Broadwell and Petraeus have each been questioned by FBI agents twice in recent weeks, with both acknowledging the affair in separate interviews. The FBI's most recent interviews with Broadwell and with Petraeus both occurred during the week of Oct. 29, days before the election, one of the law enforcement officials said. The FBI notified Obama's director of national intelligence, James Clapper, of the investigation on Tuesday Nov. 6, Election Day.
Clapper called Petraeus that night and urged him to resign. Clapper informed the White House late Wednesday, and aides informed the president Thursday morning, before Petraeus came to personally hand in his resignation letter.
Some members of Congress are questioning why they weren't told sooner. Democratic Sen. Dianne Feinstein of California, who heads the Senate Intelligence Committee, said she wants to investigate why she had to find out from news reports Friday.
But there were at least a couple of members of Congress who heard inklings of the affair before the election. Republican Rep. Dave Reichert of Washington state received a tip from an FBI source that the CIA director was involved in an affair in late October. Reichert arranged for an associate of his source at the FBI to call House Majority Leader Eric Cantor on Saturday, Oct. 27, according to Cantor spokesman Rory Cooper.
The FBI agent who contacted Reichert was the same one who first received the allegations from Kelley, a federal law enforcement official said Monday night. That agent's role in the case consisted simply of passing along information from Kelley to the FBI agents who conducted the investigation, but that agent was subsequently told by his superiors to steer clear of the case because they grew concerned that the agent had become obsessed with the investigation, the official said. The agent was a friend of Kelley and long before the case involving Petraeus got under way, the agent had sent Kelley shirtless photos of himself, according to this official. The Wall Street Journal first reported that this FBI agent was kept away from the case.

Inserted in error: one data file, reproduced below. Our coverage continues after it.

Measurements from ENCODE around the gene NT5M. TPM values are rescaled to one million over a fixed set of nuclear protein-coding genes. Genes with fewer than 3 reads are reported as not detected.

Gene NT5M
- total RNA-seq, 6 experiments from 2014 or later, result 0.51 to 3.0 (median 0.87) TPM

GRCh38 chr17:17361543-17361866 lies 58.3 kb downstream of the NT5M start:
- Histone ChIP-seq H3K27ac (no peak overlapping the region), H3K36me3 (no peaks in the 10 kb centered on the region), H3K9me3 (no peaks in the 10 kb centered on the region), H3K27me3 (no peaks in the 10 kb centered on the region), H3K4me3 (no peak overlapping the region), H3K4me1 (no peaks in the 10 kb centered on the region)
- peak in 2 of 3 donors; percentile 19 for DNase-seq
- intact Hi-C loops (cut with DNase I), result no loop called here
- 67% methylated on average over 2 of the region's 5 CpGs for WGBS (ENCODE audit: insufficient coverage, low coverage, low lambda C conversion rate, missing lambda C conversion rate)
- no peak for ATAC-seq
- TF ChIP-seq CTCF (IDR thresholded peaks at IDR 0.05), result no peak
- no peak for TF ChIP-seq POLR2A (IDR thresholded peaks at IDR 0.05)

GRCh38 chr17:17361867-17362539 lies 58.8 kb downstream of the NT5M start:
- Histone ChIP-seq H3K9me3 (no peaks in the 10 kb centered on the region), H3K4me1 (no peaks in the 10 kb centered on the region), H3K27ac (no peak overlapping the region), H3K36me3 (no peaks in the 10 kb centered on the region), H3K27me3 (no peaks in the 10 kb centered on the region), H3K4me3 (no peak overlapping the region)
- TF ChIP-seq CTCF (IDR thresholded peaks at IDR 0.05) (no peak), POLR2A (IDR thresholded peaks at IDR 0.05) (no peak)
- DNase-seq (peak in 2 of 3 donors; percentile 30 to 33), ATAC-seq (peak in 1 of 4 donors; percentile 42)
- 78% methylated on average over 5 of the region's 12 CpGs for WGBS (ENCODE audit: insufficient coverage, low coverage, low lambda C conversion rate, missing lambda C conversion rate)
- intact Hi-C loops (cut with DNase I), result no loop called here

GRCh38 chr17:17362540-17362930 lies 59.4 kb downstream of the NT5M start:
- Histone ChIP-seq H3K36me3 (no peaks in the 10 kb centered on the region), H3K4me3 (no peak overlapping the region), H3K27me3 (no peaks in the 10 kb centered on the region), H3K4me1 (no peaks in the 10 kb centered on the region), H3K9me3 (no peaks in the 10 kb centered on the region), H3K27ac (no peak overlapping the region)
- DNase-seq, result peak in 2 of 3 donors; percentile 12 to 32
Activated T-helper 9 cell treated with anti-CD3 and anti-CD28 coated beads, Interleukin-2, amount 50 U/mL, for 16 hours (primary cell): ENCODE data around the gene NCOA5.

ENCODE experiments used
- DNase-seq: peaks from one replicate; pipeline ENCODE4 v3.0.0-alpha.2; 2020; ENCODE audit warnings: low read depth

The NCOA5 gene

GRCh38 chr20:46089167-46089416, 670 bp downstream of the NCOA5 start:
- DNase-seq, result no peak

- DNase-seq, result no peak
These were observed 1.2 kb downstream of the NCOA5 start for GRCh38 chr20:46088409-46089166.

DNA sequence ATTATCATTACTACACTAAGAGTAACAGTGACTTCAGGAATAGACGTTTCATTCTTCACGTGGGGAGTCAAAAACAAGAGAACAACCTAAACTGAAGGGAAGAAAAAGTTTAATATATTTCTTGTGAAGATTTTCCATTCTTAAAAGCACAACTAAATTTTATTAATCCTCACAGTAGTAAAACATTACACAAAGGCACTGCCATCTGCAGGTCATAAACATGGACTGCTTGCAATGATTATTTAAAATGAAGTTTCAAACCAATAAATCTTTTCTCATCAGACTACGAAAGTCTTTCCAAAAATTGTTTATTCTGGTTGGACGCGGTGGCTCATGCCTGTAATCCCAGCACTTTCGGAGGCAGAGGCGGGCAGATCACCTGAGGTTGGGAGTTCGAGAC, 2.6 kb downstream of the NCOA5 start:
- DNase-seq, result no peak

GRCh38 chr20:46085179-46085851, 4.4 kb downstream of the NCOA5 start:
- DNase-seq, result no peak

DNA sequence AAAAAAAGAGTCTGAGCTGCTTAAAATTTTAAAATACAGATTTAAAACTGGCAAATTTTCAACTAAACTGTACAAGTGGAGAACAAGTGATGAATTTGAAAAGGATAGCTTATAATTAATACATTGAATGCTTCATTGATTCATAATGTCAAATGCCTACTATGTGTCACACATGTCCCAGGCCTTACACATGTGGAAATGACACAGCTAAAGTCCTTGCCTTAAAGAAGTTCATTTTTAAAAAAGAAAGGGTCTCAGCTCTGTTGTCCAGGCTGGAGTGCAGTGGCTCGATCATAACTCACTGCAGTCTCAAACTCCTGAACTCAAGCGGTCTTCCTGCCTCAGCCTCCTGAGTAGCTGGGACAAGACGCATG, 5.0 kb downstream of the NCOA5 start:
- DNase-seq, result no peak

Cooper told The Associated Press Monday that Cantor notified the FBI's chief of staff of the conversation but did not tell anyone else because he did not know whether the information from a person he didn't know was credible.
"Two weeks ago, you don't want to start spreading something you can't confirm," Cooper said.
The FBI responded by telling Cantor's office that it could not confirm or deny an investigation, but assured the leader's office it was acting to protect national security. Cooper said Cantor believed that if the information was accurate and national security was affected, the FBI would, as obligated, inform the congressional intelligence committees and others, including House Speaker John Boehner.
One of the law enforcement officials who spoke to the AP said long-standing Justice Department policy and practice is not to share information from an ongoing criminal investigation with anyone outside the department, including the White House and Congress. The official said national security must be involved to notify Capitol Hill, and that was not the case in the Petraeus matter.
Petraeus' affair with Broadwell will be the subject of meetings Wednesday involving congressional intelligence committee leaders, FBI deputy director Sean Joyce and CIA Deputy Director Michael Morell.
Petraeus had been scheduled to appear before congressional committees on Thursday to testify about the Benghazi attack that killed four Americans, including U.S. Ambassador Chris Stevens. Morell is expected to testify in place of Petraeus.
Feinstein and others didn't rule out the possibility that Congress will try to compel Petraeus to testify about Benghazi at a later date, even though he's relinquished his job.
Yost reported from Washington. Associated Press writers Nedra Pickler, Larry Margasak, Adam Goldman and Robert Burns contributed to this report. Dozier can be followed on Twitter (at)kimberlydozier.
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